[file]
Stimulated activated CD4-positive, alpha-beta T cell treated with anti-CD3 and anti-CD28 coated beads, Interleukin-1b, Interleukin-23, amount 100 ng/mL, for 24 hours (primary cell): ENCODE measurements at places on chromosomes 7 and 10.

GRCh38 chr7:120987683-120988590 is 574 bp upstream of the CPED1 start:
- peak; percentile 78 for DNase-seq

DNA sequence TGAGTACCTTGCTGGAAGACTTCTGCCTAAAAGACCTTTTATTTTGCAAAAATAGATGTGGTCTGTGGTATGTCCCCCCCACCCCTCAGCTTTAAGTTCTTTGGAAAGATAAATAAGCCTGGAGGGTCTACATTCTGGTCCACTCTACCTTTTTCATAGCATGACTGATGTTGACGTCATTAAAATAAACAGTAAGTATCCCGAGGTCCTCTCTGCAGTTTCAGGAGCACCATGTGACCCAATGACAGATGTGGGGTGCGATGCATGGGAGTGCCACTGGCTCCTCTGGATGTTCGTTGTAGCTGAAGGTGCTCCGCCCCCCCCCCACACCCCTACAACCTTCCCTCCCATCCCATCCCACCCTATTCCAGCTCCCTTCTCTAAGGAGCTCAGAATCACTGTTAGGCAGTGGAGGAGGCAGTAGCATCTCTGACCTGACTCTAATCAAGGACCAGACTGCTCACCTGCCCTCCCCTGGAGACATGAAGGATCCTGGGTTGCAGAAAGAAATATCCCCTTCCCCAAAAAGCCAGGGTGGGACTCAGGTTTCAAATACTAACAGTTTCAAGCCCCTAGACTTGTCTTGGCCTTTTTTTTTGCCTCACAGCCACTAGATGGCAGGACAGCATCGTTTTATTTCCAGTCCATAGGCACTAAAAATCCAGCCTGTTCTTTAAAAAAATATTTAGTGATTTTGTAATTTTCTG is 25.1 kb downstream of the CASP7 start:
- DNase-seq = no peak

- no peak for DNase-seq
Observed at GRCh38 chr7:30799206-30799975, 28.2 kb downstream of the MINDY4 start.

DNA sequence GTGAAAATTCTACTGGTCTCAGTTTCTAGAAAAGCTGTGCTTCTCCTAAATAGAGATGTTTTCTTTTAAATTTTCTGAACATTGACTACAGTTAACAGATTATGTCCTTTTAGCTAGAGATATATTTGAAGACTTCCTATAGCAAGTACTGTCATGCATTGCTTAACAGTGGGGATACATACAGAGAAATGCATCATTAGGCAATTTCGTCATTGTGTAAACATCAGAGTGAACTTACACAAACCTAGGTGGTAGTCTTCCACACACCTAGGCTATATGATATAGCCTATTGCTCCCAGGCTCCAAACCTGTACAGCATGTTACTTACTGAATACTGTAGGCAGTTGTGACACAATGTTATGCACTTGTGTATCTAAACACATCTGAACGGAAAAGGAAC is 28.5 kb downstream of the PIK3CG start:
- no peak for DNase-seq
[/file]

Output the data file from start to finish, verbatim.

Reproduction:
Stimulated activated CD4-positive, alpha-beta T cell treated with anti-CD3 and anti-CD28 coated beads, Interleukin-1b, Interleukin-23, amount 100 ng/mL, for 24 hours (primary cell): ENCODE measurements at places on chromosomes 7 and 10.

GRCh38 chr7:120987683-120988590 is 574 bp upstream of the CPED1 start:
- peak; percentile 78 for DNase-seq

DNA sequence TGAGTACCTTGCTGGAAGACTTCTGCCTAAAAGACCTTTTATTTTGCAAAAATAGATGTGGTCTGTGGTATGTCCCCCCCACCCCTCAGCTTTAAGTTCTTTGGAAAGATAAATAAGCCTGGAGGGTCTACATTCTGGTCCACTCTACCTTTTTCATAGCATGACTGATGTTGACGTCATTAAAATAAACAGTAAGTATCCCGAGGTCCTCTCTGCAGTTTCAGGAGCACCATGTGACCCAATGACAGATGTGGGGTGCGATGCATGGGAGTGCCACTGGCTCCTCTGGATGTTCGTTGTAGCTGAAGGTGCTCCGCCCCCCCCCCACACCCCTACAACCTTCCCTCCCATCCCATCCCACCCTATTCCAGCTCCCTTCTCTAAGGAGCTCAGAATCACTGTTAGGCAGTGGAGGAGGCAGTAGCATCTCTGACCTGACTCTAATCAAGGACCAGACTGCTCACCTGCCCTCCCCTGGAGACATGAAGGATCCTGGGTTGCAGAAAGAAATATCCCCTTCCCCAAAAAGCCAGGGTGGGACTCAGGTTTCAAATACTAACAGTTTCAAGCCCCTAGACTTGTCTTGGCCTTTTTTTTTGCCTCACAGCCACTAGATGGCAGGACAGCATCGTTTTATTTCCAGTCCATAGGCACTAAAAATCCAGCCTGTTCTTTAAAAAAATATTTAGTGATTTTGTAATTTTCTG is 25.1 kb downstream of the CASP7 start:
- DNase-seq = no peak

- no peak for DNase-seq
Observed at GRCh38 chr7:30799206-30799975, 28.2 kb downstream of the MINDY4 start.

DNA sequence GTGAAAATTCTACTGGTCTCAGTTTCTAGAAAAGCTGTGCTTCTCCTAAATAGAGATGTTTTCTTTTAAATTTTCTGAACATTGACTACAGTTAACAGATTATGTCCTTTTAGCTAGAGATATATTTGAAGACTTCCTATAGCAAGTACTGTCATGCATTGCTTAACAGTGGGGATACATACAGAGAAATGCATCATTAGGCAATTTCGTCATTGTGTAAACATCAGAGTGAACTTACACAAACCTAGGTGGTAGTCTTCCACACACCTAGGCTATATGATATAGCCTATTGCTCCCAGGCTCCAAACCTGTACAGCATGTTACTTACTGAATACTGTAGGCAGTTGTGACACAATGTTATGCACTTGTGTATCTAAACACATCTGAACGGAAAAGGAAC is 28.5 kb downstream of the PIK3CG start:
- no peak for DNase-seq